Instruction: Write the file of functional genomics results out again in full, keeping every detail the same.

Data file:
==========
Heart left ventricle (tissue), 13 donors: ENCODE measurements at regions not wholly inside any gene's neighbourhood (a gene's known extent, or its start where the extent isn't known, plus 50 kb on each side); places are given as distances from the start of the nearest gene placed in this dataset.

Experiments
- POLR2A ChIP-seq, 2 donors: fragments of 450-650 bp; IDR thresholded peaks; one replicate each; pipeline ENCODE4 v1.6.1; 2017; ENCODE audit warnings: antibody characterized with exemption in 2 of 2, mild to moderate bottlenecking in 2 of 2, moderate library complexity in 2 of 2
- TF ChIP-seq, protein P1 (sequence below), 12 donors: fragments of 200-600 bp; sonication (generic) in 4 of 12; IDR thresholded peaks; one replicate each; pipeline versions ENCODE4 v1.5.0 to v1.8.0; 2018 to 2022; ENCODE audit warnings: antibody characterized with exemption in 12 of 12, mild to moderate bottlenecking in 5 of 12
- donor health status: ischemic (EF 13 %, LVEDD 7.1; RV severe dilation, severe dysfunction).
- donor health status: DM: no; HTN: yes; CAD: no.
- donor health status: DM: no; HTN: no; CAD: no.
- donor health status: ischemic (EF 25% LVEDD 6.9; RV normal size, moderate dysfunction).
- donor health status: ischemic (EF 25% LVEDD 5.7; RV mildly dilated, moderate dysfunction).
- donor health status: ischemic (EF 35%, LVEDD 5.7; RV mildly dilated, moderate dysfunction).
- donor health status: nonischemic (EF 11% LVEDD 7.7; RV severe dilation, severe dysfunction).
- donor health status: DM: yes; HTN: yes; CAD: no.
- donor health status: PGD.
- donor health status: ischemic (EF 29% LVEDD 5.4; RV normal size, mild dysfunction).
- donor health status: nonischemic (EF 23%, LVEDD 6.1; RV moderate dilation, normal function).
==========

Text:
Heart left ventricle (tissue), 13 donors: ENCODE measurements at regions not wholly inside any gene's neighbourhood (a gene's known extent, or its start where the extent isn't known, plus 50 kb on each side); places are given as distances from the start of the nearest gene placed in this dataset.

Experiments
- POLR2A ChIP-seq, 2 donors: fragments of 450-650 bp; IDR thresholded peaks; one replicate each; pipeline ENCODE4 v1.6.1; 2017; ENCODE audit warnings: antibody characterized with exemption in 2 of 2, mild to moderate bottlenecking in 2 of 2, moderate library complexity in 2 of 2
- TF ChIP-seq, protein P1 (sequence below), 12 donors: fragments of 200-600 bp; sonication (generic) in 4 of 12; IDR thresholded peaks; one replicate each; pipeline versions ENCODE4 v1.5.0 to v1.8.0; 2018 to 2022; ENCODE audit warnings: antibody characterized with exemption in 12 of 12, mild to moderate bottlenecking in 5 of 12
- donor health status: ischemic (EF 13 %, LVEDD 7.1; RV severe dilation, severe dysfunction).
- donor health status: DM: no; HTN: yes; CAD: no.
- donor health status: DM: no; HTN: no; CAD: no.
- donor health status: ischemic (EF 25% LVEDD 6.9; RV normal size, moderate dysfunction).
- donor health status: ischemic (EF 25% LVEDD 5.7; RV mildly dilated, moderate dysfunction).
- donor health status: ischemic (EF 35%, LVEDD 5.7; RV mildly dilated, moderate dysfunction).
- donor health status: nonischemic (EF 11% LVEDD 7.7; RV severe dilation, severe dysfunction).
- donor health status: DM: yes; HTN: yes; CAD: no.
- donor health status: PGD.
- donor health status: ischemic (EF 29% LVEDD 5.4; RV normal size, mild dysfunction).
- donor health status: nonischemic (EF 23%, LVEDD 6.1; RV moderate dilation, normal function).